NFL: If there is lockout, rookies will suffer

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Shortly after he was drafted by the Steelers, wide receiver Emmanuel Sanders did as much work as he could to prepare for his rookie season in the NFL.

A third-round selection from Southern Methodist, Sanders spent as many days as he could at the Steelers' South Side facility, working with his position coach, studying the playbook and watching film of every game played the previous two seasons by receivers Santonio Holmes and Hines Ward.

The result: Sanders contributed more than expected as a rookie, catching 28 passes for 376 yards and eventually pushing out veteran Antwaan Randle El as the No. 3 receiver.

Such a situation will not exist for rookies entering the NFL in 2011, not if there is a lockout that continues past the April draft and eventually curtails or eliminates the offseason training teams can conduct with their players.

"It definitely will be tough on an incoming rookie, not having too much time to prepare to make a team," said Oregon linebacker Casey Matthews, the brother of Green Bay Packers linebacker Clay Matthews. "You've just got to train harder and know whenever [the collective bargaining agreement] does get signed you'll be ready to go compete."

Of all the players affected by a potential lockout, the players who aren't in the NFL right now likely will be the ones who feel the greatest impact.

Even though the league will conduct the draft as scheduled, rookies will not be able to have any contact with their new teams until a new collective bargaining agreement is reached. That means they will not be able to do what Sanders and other rookies have done in the past --work out, study film and meet with coaches at their respective training facilities.

What's more, teams will not be able to sign undrafted rookies as free agents until after the potential lockout ends --further reducing the chances of those players making a roster, much less contributing, because they will have less time to get ready for their rookie season.

In the past, the Steelers have signed such players as Pro Bowl linebacker James Harrison, running back Willie Parker and fullback Dan Kreider as rookie free agents.

"We're talking about something I can't talk about," said Steelers director of football operations Kevin Colbert. "Honestly, this draft is like any other. We're preparing the same way and, whatever happens after that, we'll adjust."

Most of the college players at the recent NFL Scouting Combine in Indianapolis will be drafted and won't have to worry about signing as a rookie free agent. Nonetheless, if a lockout covers an extended period, the number of rookies who will make contributions in 2011 will be significantly fewer than previous seasons.

In other words, don't expect to see players such as center Maurkice Pouncey come to training camp and make an immediate impact in their rookie season.

Or quarterbacks such as Cam Newton of Auburn and Blaine Gabbert of Missouri be first-year sensations like No. 1 overall pick, St. Louis Rams quarterback Sam Bradford, was last year. Quarterback is the position that requires the most offseason training and preparation.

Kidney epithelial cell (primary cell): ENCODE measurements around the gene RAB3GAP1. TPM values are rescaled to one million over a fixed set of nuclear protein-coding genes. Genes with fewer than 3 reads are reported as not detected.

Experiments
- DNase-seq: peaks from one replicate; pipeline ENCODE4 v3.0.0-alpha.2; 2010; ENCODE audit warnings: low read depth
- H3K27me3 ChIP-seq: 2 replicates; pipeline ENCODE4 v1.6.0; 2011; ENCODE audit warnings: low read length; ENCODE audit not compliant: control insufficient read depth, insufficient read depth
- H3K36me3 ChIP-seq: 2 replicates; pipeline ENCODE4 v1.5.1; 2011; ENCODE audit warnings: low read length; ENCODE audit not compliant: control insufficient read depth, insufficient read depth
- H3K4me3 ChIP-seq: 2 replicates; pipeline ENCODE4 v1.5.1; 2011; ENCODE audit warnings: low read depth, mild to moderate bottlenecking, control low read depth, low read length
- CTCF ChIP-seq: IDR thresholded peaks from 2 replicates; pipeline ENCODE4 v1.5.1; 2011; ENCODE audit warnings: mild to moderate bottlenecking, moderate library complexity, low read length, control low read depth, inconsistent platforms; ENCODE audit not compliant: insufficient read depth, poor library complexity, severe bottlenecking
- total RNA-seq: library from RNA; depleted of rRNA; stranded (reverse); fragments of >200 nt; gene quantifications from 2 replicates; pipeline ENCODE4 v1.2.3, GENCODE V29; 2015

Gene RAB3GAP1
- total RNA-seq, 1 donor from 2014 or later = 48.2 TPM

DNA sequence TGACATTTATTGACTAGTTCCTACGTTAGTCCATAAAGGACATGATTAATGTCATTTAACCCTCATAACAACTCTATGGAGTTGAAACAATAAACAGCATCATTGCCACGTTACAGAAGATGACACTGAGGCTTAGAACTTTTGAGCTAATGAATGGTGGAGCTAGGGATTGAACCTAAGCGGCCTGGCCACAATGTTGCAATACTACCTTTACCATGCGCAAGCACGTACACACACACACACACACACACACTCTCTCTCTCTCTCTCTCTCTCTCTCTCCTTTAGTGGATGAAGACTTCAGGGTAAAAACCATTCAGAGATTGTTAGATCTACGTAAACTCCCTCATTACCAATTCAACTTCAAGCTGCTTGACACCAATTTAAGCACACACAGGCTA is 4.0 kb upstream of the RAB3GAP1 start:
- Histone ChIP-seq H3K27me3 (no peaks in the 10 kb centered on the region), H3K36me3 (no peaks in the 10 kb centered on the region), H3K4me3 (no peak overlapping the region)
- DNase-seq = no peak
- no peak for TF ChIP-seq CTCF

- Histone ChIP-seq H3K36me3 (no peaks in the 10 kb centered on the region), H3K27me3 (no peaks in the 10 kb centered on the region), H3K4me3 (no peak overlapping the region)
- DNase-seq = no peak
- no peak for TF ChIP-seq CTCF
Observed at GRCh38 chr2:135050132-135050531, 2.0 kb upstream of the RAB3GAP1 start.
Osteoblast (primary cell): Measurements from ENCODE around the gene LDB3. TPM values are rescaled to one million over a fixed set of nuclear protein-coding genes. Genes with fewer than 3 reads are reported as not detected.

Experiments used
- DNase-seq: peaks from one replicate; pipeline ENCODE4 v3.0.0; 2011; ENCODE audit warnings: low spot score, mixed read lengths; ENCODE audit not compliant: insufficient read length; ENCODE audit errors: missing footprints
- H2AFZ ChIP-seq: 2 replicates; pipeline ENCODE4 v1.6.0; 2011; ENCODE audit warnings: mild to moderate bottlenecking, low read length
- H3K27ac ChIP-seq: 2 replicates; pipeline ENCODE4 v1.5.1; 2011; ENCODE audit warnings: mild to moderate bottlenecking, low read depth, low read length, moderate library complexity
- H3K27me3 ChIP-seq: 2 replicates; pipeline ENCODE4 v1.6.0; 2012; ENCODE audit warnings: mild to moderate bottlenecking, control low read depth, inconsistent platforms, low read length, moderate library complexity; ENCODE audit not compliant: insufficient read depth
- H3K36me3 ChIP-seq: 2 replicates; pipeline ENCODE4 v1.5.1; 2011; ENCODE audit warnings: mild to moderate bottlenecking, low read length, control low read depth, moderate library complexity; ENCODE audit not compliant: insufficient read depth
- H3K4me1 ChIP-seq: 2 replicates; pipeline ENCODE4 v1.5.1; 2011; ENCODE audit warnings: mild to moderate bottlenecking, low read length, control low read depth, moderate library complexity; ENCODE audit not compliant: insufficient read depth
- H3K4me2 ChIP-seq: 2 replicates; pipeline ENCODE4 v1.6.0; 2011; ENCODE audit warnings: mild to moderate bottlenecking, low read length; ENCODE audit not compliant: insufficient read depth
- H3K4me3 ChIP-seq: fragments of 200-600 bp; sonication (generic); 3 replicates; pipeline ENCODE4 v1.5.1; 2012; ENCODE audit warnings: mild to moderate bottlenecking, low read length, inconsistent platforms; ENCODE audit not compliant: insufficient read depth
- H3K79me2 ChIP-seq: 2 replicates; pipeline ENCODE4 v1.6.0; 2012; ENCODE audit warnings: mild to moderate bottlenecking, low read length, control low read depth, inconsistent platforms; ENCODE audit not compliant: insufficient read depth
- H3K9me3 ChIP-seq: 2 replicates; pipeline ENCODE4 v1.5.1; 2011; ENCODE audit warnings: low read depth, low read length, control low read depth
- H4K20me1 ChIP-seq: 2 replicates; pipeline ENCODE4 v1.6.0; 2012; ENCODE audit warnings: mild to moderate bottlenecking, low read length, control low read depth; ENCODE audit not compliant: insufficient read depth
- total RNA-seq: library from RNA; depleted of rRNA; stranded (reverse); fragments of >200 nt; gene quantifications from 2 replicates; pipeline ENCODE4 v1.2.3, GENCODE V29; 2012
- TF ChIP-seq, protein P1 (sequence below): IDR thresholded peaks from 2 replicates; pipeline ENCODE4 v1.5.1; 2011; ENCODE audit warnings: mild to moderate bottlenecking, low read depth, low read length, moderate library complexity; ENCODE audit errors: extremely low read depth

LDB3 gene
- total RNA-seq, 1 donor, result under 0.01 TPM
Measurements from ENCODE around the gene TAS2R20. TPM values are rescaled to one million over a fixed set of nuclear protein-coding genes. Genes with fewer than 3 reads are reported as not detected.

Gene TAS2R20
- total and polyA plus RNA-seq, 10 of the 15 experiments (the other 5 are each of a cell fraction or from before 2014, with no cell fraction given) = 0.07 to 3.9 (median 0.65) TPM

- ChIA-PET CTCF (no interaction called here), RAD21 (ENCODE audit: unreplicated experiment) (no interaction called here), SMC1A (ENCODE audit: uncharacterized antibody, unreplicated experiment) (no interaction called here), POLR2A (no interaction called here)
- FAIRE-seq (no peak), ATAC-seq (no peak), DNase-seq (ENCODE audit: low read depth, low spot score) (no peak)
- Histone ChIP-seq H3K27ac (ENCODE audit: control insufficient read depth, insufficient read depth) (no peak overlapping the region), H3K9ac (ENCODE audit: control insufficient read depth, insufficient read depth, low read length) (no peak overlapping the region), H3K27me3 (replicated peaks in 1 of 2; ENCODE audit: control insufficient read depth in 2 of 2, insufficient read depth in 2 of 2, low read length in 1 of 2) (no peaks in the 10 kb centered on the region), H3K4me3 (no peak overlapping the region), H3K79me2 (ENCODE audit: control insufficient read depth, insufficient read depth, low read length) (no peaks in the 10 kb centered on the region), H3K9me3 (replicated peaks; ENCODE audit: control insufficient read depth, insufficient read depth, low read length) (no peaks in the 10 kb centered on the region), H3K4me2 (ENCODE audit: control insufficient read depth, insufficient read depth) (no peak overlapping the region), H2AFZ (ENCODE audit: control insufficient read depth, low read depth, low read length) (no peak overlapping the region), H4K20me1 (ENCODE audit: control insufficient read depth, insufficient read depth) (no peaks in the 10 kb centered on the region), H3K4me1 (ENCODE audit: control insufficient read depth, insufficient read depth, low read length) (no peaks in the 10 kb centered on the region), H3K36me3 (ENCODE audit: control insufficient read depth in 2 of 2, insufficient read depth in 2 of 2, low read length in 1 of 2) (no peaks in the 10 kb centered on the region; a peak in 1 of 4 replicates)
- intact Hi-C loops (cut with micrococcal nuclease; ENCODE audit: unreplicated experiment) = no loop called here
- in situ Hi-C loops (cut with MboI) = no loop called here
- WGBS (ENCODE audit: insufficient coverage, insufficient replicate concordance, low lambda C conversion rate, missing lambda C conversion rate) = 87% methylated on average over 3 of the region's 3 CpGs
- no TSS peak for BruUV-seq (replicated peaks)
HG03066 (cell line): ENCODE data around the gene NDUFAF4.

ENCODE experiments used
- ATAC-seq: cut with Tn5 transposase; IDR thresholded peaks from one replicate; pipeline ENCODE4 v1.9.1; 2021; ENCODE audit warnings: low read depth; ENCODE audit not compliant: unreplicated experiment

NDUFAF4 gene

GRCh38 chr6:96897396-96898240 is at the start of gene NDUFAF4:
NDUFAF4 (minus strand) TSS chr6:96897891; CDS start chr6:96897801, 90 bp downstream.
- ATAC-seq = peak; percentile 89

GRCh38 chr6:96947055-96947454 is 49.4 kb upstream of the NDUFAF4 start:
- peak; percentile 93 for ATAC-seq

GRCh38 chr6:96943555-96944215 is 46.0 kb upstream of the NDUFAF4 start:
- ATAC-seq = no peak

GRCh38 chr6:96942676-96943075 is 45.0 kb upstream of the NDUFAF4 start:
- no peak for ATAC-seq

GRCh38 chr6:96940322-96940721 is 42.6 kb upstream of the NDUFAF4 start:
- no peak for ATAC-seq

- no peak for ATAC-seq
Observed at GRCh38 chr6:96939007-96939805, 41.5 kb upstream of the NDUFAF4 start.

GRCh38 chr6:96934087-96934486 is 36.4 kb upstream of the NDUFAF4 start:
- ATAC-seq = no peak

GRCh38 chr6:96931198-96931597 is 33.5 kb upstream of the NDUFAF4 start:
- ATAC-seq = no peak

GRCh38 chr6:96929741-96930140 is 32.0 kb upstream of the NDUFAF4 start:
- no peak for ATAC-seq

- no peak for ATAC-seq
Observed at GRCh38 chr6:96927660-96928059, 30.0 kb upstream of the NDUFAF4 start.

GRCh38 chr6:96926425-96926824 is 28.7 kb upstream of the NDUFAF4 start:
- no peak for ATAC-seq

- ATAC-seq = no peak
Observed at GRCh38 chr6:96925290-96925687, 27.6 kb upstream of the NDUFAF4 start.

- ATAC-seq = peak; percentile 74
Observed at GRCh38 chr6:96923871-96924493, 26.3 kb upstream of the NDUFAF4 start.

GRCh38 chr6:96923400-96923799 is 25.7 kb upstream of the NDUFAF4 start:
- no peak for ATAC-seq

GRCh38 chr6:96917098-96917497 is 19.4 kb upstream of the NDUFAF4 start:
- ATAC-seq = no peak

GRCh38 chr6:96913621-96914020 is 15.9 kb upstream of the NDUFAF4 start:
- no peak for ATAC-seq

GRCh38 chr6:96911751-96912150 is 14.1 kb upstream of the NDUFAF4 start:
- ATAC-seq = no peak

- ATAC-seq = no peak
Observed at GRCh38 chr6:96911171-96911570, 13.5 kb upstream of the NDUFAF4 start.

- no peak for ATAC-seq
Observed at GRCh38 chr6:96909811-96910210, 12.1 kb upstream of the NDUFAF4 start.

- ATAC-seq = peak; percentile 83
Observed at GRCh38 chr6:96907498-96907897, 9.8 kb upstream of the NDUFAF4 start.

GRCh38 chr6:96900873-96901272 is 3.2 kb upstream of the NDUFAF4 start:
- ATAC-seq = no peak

"It would definitely be frustrating if there would be a lockout," said Gabbert, who emerged from the combine as likely the top quarterback in the draft.

"I'm sure they're going to reach an agreement sooner or later. And, whenever they do reach an agreement, I'll be right in the playbook the next day."

"Right now, I'm going to control what I can," said University of Washington quarterback Jake Locker.

"I think everybody will tell you the same thing. We're going to be as prepared for this process as we can, do as well as we can [at the combine] and then, from here, go get ready for our pro days, do well there, put our best foot forward and deal with those things as they come. Stay prepared to play and, whenever we get that opportunity, be ready for it."

The Steelers benefited from their 2010 class because of the stunning emergence of Pouncey, production from Sanders and sixth-round pick Antonio Brown and the play of linebackers Jason Worilds (No. 2) and Stevenson Sylvester (No. 5) on special teams.

But other teams used a lot of rookies to get into the postseason as well. The New England Patriots had the best record in the AFC with the help of four rookies -- cornerback Devin McCourty, linebacker Brandon Spikes and tight ends Rob Gronkowski (Woodland Hills High School) and Aaron Hernandez. The surprising Kansas City Chiefs won the AFC West because of rookie safeties Eric Berry and Kendrick Lewis and running back Dexter McCluster.

And, in the NFC, Tampa Bay improved from three victories to 10 when they became the first NFL team in eight years to win a game with seven rookie starters.

Such contributions could be drastically reduced this year with a lockout.

"I'm preparing to start playing, so, even if there aren't OTAs and minicamp, I'm going to be doing my own thing to make sure I'm ready to play football," said Wisconsin offensive tackle Gabe Carimi.

"The one thing is, you have to be in the best shape you can possibly be in," said North Carolina defensive tackle Marvin Austin.

"You're going to have to stay in shape, stay focused, because, after the draft, wherever you may go, you just want to make sure you're in shape and you're ready because, any day, they could get a deal done. And then you have to go out there and perform for your team.

"You're an investment, and they want to see a return on their investment."

Gerry Dulac: . First Published March 4, 2011 5:00 AM


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